For two years, the cryptocurrency world has been waiting to see how the Internal Revenue Service (IRS) would implement the Infrastructure Investment and Jobs Act. Put simply, this law established new reporting requirements that risked setting a de facto ban on cryptocurrency mining and exposing millions of Americans to new felony crimes. The good news is that the IRS’s nearly 300-page proposal is not quite as bad as it could have been under the law. However, that is far from saying it is good policy.
As citizens, companies, and consultants finish crafting their comment letters ahead of the Oct. 30 response deadline, it’s important to take a step back and recognize why businesses should not be required to report customers to the government by default.
Recalling back to 2021, the Infrastructure Investment and Jobs Act was about building roads, bridges, and the like — it was not about cryptocurrency or financial reporting. It wasn’t until funding was desperately needed to offset spending that members of Congress slipped in two provisions to increase financial surveillance over cryptocurrency users. Their argument was that increasing surveillance would increase tax revenue, effectively accusing cryptocurrency users of tax evasion.
At the time, the Joint Committee on Taxation estimated that the provisions would yield around $28 billion in tax revenue over 10 years. Without a way to replace the funding, attempts to remove the controversial reporting requirements were ultimately rejected.
The $28 billion figure was questionable at the time. And less than a year later, the Biden administration released its budget, which contained a vastly different estimate. In contrast to the $28 billion estimated by the Joint Committee on Taxation, the Biden administration estimated that only $2 billion would be received over the next 10 years. And now, even that number might be an overestimation as Treasury officials acknowledged that the estimates were based on a very different market.
With cost-offsetting out the window, what is left appears to be little more than another brick in the wall of U.S. financial surveillance.
The IRS’s proposal, again, doesn’t seem as bad as it could have been since the proposal does exclude miners and some software developers for now. Still, the proposal chooses a concerning path for deciding who should be required to report customers.
The premise seems to be partly based on “whether a person is in a position to know information about the identity of a customer, rather than whether a person ordinarily would know such information.” The proposal states that this distinction is made because some platforms “have a policy of not requesting customer information or requesting only limited information [but] have the ability to obtain information about their customers by updating their protocols.” For this reason, the proposal states that the IRS expects some decentralized exchanges and selfhosted wallets may be forced to report their customers’ private information.
The IRS reports 1,726 comments received so far.— CryptoTaxGuy.ETH ⌐◨-◨ ️ (@CryptoTaxGuyETH) October 17, 2023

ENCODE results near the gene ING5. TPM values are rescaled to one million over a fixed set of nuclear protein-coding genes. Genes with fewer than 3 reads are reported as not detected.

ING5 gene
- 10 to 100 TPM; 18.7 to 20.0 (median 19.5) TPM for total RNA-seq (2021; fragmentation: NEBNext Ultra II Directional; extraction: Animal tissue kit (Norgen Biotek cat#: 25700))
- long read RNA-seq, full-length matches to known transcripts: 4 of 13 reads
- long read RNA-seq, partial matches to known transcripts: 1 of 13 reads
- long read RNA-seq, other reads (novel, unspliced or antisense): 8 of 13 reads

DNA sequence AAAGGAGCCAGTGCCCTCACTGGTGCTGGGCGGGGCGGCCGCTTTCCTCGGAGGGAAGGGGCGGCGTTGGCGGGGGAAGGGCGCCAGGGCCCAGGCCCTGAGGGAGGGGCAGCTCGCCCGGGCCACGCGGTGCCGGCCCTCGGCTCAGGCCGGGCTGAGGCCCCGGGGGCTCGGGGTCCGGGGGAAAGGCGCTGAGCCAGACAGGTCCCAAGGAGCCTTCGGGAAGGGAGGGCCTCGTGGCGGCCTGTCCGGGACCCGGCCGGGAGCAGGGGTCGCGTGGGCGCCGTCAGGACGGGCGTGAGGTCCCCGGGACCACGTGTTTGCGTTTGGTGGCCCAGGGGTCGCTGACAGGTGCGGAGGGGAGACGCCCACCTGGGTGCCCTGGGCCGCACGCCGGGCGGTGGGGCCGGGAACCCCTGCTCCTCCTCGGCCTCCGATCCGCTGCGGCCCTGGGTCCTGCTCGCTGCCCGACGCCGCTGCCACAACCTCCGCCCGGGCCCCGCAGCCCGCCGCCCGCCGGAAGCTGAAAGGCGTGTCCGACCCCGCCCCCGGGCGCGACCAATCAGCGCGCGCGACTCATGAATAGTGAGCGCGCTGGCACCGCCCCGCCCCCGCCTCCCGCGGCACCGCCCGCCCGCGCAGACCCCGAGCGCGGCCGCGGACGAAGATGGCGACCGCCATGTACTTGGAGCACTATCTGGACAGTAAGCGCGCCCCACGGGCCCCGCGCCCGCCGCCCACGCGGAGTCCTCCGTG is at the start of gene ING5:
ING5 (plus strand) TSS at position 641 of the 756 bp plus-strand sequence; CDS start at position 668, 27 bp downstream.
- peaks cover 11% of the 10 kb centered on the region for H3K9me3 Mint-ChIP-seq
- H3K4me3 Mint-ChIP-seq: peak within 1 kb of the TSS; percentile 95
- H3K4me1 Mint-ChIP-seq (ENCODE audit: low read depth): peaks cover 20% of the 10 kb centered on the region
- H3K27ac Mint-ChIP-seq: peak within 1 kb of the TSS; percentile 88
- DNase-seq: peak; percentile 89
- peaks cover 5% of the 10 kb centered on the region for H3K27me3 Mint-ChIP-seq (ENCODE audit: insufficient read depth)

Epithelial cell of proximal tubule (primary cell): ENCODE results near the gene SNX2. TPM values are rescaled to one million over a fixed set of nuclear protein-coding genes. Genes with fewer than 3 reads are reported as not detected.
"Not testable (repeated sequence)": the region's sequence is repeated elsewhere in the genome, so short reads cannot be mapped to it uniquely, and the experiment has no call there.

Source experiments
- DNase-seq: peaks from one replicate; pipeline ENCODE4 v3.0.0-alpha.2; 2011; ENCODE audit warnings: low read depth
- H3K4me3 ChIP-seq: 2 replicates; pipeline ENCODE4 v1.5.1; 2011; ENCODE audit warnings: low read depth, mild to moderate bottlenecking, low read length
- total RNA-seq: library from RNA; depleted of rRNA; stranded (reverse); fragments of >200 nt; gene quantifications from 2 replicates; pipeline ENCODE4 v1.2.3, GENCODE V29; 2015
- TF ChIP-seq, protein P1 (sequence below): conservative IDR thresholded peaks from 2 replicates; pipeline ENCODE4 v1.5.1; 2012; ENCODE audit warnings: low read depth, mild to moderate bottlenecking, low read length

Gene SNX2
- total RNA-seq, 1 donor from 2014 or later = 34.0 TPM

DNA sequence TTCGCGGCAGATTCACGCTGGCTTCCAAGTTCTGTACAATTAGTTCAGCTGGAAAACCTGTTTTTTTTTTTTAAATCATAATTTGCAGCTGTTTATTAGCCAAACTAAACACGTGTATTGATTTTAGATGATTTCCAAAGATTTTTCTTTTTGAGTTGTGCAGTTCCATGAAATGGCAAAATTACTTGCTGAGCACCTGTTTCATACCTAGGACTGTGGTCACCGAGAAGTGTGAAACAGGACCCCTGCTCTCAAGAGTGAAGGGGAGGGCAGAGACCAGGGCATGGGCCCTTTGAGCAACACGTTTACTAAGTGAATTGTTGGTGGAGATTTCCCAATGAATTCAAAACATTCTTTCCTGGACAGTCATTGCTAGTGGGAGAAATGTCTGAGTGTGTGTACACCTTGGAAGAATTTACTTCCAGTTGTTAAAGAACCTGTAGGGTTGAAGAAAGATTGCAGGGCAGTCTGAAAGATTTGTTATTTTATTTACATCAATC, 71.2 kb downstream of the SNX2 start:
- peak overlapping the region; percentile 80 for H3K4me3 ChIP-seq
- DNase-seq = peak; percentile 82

Those are rookie numbers.
Unless you want:
- Every crypto site and wallet to have your SSN, and
- Nodes, devs, governance, & LPs to be brokers in technical noncompliance,
Take 2 mins to use @LeXpunK_Army 's comment tool NOW https://t.co/USYAHKdxic pic.twitter.com/1d8ijWbjVG
In other words, even though businesses may have no reason to collect sensitive, personal information from customers, the baseline that the IRS is working with is whether they have the ability to do so. That may be somewhat limited given the focus is on businesses providing a service, but “the ability to collect information” seems to be little more than “collection by default.”
While concerning, this approach should not come as a surprise. The U.S. government has slowly been establishing broader financial reporting requirements with the Bank Secrecy Act, the Patriot Act, and many other laws and regulations. The provisions in the Infrastructure Investment and Jobs Act and the resulting proposal from the IRS are just the latest iteration of this expansive framework.
Yet rather than continue to expand the range and depth of financial surveillance, now should be the time to question the premise as a whole. In a country where Americans are supposed to be protected by the Fourth Amendment, businesses should not be forced to report their customers to the government by default. Activities like using cryptocurrency for payments, receiving over $600 on PayPal after a garage sale, or getting a paycheck from a job should not put you on a government database.
Steering away from this surveillance status quo might require fundamental changes to U.S. law, but that’s not to say doing so is a radical idea. When surveyed by the Cato Institute, 79 percent of Americans said that it is unreasonable for banks to share financial information with the government and 83 percent said that the government should need a warrant to obtain financial information.
It is those principles that should guide the discussion forward. So, while the Oct. 30 response deadline is just around the corner, commenters should weigh both what the proposal does and doesn’t say.
Furthermore, although the present focus is very much on the IRS, let’s not forget that the responsibility to fix both the current situation and the larger financial surveillance status quo lies in the halls of Congress. At the end of the day, the IRS is doing what Congress told it to do. So, it’s Congress that needs to step in to reform the system as a whole.
This article is for general information purposes and is not intended to be and should not be taken as legal or investment advice. The views, thoughts, and opinions expressed here are the author’s alone and do not necessarily reflect or represent the views and opinions of Cointelegraph.